Authors Answer 38 – Summer Reading

Summer, time for the beach, time for summer sports, time to go basking in the sun. Or maybe you’d prefer to read in the shade or in an air-conditioned home. Well, I like doing all these things, but this is about reading. Let’s find out what everyone’s doing this summer.

beachQuestion 38: It’s summer, so what’s on your summer reading list?

Tracey Lynn Tobin

Ha ha ha…what’s on my summer reading list? That’s a good one. I don’t have a “summer” reading list because my capability to commit to a reading list is pretty much non-existent. For one thing, I never seem to be able to find the time to read these days (and yes, I know how horrible that sounds). For another thing, whenever I try to commit to reading something new I end up getting the urge to read an old favorite, and that favorite almost always wins out.

For the sake of answering the question, however, I’ll tell you that I’m trying desperately to finish “A Dance With Dragons“, and as soon as I manage that I’m planning to go back and read the other two books in the “Strain” series.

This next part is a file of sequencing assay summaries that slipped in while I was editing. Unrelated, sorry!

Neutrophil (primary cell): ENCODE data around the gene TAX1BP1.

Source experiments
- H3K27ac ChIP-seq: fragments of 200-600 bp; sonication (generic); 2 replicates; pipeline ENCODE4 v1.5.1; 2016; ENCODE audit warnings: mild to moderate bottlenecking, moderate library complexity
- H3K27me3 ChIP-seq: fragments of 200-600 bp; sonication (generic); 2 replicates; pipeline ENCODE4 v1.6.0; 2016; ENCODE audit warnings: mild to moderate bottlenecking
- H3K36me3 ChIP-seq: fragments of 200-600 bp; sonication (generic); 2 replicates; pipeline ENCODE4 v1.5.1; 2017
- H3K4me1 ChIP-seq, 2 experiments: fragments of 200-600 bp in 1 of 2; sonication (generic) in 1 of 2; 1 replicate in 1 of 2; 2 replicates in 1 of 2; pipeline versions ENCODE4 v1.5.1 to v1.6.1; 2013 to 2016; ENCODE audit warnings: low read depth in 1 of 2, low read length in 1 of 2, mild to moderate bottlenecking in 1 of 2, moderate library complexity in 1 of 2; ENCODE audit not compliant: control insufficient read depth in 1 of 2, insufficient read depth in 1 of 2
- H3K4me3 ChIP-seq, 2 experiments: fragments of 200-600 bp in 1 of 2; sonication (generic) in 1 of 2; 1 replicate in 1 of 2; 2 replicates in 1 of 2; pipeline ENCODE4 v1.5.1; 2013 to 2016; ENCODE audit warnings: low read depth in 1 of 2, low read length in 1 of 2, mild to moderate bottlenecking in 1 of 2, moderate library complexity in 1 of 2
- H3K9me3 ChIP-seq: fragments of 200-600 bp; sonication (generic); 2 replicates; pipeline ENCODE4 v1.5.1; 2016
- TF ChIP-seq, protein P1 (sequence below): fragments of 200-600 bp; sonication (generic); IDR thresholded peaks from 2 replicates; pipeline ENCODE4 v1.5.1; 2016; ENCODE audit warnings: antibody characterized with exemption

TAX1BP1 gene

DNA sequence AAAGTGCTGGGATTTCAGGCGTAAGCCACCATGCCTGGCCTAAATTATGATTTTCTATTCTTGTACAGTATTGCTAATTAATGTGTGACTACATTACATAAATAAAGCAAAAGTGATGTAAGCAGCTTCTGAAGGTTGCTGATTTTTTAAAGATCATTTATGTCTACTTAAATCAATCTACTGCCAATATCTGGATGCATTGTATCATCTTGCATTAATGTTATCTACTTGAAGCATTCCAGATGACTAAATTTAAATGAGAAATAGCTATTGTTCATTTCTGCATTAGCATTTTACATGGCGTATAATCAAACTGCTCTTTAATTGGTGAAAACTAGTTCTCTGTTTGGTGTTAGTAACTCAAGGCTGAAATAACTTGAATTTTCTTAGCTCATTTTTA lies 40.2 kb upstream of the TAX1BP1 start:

S. R. Carrillo

I wanna get all these overpopular YA reads of my TBR this summer – Since You’ve Been Gone by Morgan Matson, Shadow and Bone by Leigh Bardugo, The Raven Boys by Maggie Stiefvater, Unearthly by Cynthia Hand, Golden by Jessi Kirby, Wither by Lauren DeStefano, Before I Fall by Lauren Oliver, the list goes on… I’ve been avoiding them long enough, I think; I need to bite the friggin’ bullet.

Paul B. Spence

It’s more like what is on my summer writing list. I’m busy working on two new novels. That said, I just finished a reread of Glen Cook’s excellent Annals of the Black Company.

I hope to make it over to the Jack Williamson Science Fiction Library at ENMU this summer for some good ol’ science fiction, but it depends on my schedule, which has been busy with archaeology. I may be able to fit in some Heinlein, Weber, and McCaffrey. I may need to.

Linda G. Hill